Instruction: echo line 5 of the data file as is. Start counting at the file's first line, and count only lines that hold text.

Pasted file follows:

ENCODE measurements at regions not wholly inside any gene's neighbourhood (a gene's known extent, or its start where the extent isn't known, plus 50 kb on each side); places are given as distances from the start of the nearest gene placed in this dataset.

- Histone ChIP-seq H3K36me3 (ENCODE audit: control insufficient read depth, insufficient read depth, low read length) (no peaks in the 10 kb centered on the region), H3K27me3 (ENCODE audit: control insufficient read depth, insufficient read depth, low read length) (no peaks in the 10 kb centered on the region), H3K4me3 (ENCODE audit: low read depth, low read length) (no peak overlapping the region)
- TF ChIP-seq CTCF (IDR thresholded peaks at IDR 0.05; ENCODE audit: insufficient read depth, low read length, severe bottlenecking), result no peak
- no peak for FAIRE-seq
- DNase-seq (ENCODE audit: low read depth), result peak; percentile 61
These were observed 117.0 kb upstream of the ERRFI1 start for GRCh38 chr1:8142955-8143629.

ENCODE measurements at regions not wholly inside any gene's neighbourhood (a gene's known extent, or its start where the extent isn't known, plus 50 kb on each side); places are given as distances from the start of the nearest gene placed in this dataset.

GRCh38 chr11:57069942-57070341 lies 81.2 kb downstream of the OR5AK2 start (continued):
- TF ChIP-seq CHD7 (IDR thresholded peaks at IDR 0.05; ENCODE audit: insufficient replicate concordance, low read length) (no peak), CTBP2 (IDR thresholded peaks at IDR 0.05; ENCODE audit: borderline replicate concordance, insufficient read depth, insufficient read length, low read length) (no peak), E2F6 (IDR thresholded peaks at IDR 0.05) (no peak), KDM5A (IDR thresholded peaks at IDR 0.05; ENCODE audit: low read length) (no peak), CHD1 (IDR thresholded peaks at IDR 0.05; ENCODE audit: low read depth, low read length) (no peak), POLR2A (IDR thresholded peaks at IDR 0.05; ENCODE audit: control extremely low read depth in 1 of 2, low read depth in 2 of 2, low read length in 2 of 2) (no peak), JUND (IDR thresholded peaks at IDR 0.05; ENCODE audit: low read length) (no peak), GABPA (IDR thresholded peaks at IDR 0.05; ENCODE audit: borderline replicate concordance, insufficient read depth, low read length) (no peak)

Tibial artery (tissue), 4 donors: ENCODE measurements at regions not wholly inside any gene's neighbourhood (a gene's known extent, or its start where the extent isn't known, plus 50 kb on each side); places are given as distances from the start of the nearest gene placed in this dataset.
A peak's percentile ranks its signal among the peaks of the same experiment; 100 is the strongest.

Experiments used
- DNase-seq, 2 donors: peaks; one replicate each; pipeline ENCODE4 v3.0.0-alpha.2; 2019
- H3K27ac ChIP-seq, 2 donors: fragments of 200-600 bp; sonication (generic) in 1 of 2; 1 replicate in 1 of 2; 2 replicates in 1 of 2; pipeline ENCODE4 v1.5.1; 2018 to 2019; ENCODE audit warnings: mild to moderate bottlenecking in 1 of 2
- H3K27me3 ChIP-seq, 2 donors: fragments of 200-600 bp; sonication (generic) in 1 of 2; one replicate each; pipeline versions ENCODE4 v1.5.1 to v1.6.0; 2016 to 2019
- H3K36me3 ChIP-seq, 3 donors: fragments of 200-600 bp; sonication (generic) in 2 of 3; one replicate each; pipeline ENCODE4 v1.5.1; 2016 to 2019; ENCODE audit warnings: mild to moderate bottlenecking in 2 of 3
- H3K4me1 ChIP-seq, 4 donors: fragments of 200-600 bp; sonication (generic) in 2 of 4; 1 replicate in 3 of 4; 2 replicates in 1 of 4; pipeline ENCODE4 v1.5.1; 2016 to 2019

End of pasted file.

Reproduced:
- DNase-seq (ENCODE audit: low read depth), result peak; percentile 61